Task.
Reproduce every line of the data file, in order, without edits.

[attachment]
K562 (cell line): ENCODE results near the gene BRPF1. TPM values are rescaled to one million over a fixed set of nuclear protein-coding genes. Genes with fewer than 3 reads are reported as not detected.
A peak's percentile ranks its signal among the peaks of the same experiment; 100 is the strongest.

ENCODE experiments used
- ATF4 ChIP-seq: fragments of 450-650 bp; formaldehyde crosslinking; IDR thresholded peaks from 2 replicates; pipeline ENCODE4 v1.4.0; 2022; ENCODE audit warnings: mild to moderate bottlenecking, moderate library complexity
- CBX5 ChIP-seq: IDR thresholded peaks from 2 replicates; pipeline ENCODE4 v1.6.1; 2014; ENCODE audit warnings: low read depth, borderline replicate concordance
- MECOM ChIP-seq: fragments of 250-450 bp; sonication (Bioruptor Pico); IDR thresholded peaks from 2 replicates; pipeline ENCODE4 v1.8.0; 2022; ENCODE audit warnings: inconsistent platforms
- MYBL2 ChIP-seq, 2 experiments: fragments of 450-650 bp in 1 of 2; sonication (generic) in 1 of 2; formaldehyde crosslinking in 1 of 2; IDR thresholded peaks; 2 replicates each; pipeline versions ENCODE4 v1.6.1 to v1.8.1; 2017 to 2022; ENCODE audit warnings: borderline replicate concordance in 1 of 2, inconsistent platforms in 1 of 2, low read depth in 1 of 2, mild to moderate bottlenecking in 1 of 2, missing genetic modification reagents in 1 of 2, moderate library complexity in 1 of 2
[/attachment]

K562 (cell line): ENCODE results near the gene BRPF1. TPM values are rescaled to one million over a fixed set of nuclear protein-coding genes. Genes with fewer than 3 reads are reported as not detected.
A peak's percentile ranks its signal among the peaks of the same experiment; 100 is the strongest.

ENCODE experiments used
- ATF4 ChIP-seq: fragments of 450-650 bp; formaldehyde crosslinking; IDR thresholded peaks from 2 replicates; pipeline ENCODE4 v1.4.0; 2022; ENCODE audit warnings: mild to moderate bottlenecking, moderate library complexity
- CBX5 ChIP-seq: IDR thresholded peaks from 2 replicates; pipeline ENCODE4 v1.6.1; 2014; ENCODE audit warnings: low read depth, borderline replicate concordance
- MECOM ChIP-seq: fragments of 250-450 bp; sonication (Bioruptor Pico); IDR thresholded peaks from 2 replicates; pipeline ENCODE4 v1.8.0; 2022; ENCODE audit warnings: inconsistent platforms
- MYBL2 ChIP-seq, 2 experiments: fragments of 450-650 bp in 1 of 2; sonication (generic) in 1 of 2; formaldehyde crosslinking in 1 of 2; IDR thresholded peaks; 2 replicates each; pipeline versions ENCODE4 v1.6.1 to v1.8.1; 2017 to 2022; ENCODE audit warnings: borderline replicate concordance in 1 of 2, inconsistent platforms in 1 of 2, low read depth in 1 of 2, mild to moderate bottlenecking in 1 of 2, missing genetic modification reagents in 1 of 2, moderate library complexity in 1 of 2